Profile For Errol V.

Errol V.'s Info

  • Location:
    Olive Branch, MS

  • Driving Status:
    Experienced Driver

  • Social Link:

  • Joined Us:
    5 years, 1 month ago

Errol V.'s Bio

A school teacher for eleven years. Now I'm getting out of the classroom!!

A trucker for three years. The Oops! I'm become a Driving Instructor! ... Now I'm back in the classroom!!

Errol V.'s Photo Gallery Group 1 of 15

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Posted:  19 hours, 3 minutes ago

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SWIFT or Schneider

Rainy asked:

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do they (Swift) even still train and test on manuals? many companies have stopped.

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As far as I know, yes. Swift is still using 8 or 10sp manual transmission in their school trucks.

Errol...?

Yup. Still in manual transmissions, still double clutching through the CDL skills & drive tests.

My thinking is they do not want new drivers with an "automatic only" restriction as long as they have so many manual shift trucks.

Posted:  1 day, 6 hours ago

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61 And Starting Drivers Solutions CDL Training Monday

Dan, I've looked into team driving, have talked to a few "teamers", to coin a phrase, and come to the conclusion that there are those who want to, and enjoy the team style of driving. But most truck drivers will feel better over the long term with a solo assignment.

Teams are great for the company - that freight does get delivered faster - but there seems to be little benefit for the drivers compared to the solo style. In most companies the paycheck earned by the truck is simply split 50/50, and from what I've learned on this forum, the pay is almost the same for any given driver, team or solo.

Your thoughts on teaming with an experienced driver to learn more, is right on. But that's what your first assignment at a company will be: a few months/ few thousand miles with a trainer or mentor to help you learn the finer points of truck driving.

You can find many forum discussions about team driving by searching here. I found this one from three years ago: The Tough Reality Of OTR Team Driving.

Posted:  2 days, 2 hours ago

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Im back.....again

It's always a kick to meet other TT members. I assume you will have your CDL permit. I teach the Permit class right next door. Stop in! I don't wear sunglasses in the classroom.

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Posted:  2 days, 2 hours ago

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SWIFT Drop and Hook?

I think you've gotten the clarified message. Swift will get you lots of drop/ hook, with a bunch of live load/ unload. But the chances of having to move boxes are slim to none.

Most of Swift freight is labeled shipper load and count, meaning that the trailer is sealed when you get it and you aren't responsible for those two things.

Posted:  2 days, 2 hours ago

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61 year old woman wants to start trucking. Crazy?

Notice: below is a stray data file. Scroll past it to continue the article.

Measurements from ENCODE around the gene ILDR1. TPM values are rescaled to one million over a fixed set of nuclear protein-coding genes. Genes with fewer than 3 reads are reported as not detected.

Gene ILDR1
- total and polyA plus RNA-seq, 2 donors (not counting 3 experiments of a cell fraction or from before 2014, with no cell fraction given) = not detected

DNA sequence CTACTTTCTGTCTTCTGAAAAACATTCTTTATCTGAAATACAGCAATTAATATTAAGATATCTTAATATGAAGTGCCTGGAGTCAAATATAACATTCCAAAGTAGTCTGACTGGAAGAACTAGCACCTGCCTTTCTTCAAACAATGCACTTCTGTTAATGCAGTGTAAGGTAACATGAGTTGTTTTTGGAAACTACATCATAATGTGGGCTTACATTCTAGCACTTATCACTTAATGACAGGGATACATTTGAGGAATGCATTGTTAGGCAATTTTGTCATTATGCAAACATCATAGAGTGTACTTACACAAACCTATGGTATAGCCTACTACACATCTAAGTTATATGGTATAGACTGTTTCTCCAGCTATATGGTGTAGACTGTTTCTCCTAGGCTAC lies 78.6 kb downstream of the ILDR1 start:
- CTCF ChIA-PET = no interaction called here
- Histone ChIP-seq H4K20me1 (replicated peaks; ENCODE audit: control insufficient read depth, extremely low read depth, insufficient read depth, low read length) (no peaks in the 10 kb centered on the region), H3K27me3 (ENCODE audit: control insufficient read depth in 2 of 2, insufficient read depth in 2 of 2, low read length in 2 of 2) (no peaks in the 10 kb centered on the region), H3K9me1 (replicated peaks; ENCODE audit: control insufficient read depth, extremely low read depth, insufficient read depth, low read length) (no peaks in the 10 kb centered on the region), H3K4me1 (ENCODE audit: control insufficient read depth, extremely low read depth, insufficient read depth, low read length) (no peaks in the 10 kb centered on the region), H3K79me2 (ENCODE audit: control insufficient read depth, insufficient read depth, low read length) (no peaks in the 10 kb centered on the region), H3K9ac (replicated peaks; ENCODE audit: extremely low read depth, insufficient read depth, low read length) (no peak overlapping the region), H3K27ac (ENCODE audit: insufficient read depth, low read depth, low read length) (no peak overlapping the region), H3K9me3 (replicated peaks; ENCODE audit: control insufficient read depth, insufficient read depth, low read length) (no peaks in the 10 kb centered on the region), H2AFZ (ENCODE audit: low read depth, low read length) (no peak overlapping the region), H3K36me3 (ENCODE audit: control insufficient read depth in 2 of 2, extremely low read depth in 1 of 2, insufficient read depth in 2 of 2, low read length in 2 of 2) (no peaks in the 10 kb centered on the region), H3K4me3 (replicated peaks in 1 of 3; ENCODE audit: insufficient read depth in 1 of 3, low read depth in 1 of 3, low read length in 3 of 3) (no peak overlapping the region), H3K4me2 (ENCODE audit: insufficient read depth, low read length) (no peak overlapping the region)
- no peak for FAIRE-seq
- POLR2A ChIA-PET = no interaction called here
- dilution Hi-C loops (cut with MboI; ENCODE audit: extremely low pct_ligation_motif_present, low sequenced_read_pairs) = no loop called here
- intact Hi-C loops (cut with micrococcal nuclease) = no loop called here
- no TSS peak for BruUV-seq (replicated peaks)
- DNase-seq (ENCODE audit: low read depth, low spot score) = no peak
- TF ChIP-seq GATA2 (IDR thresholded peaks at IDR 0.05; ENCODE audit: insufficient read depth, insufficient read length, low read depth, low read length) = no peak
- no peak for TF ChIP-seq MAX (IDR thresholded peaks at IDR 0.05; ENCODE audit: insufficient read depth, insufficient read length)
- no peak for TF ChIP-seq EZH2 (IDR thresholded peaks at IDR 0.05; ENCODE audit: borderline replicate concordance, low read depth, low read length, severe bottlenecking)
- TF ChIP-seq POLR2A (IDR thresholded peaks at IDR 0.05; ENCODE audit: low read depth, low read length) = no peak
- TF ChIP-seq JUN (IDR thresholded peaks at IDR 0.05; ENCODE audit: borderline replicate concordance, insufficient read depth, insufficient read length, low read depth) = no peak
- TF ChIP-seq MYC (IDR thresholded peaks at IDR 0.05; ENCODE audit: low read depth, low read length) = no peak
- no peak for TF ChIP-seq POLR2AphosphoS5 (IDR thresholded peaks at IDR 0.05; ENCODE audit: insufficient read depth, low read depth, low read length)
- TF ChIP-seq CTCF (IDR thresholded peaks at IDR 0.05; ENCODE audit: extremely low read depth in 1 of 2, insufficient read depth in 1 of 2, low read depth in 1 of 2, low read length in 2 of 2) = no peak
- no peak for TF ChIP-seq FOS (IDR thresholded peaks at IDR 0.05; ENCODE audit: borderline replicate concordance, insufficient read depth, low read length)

67 years old next month. Not crazy. Really! I'll tell anyone I'm not crazy. Been driving now for almost 4 years.

Join the club, Nelly!

Posted:  3 days, 23 hours ago

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HOS QUESTION

One of the constant pieces of advice we offer at Trucking Truth is that new drivers should stay with their first company for at least a year. Your possible next company may not like to see that you hop from one job to the next.

And if CFI will pay or finance your tuition in return for a year's driving what's wrong with that? You can save your GI Bill benefits for something better/different later on. Do not be afraid of commitment.

As for the 14 hour rule, don't try to game the system by doing you're pre-trip "on your own time". (This is general advice, you didn't say you might do this.) For legal and CYA reasons you need to log the time for your pre-trip.

The 14 hour day is connected to your 11 hour driving time. Once you "punch in", as Big Scott says, you have 14 hours to get in your 11 hours driving. You could legally stay On Duty Not Driving longer, but the next 10 hour break can't start till you do "clock out" off duty.

Posted:  5 days, 21 hours ago

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One on one help in backing

Brett brings it all together. One on one may be ok for voice lessons, but not in the eye-hand coordination and mirror skills needed for backing a truck. Yes, it's best if you know your goal, and understand how the tractor and trailer work together - all learned through practice.

G-Town asks for an update:

Errol??? What is the current (training) process?

Hasn't changed. First the instructors demonstrate the turns needed to get the trailer into the box. Then students go out two-three together to a range truck and practice.

Don't think you aren't learning while you watch the other drivers. If you're in the seat, you learn how your technique is. Standing and waiting, watch the trailer and see how it moves.

That's how you learn, not by having an instructor sit next to you.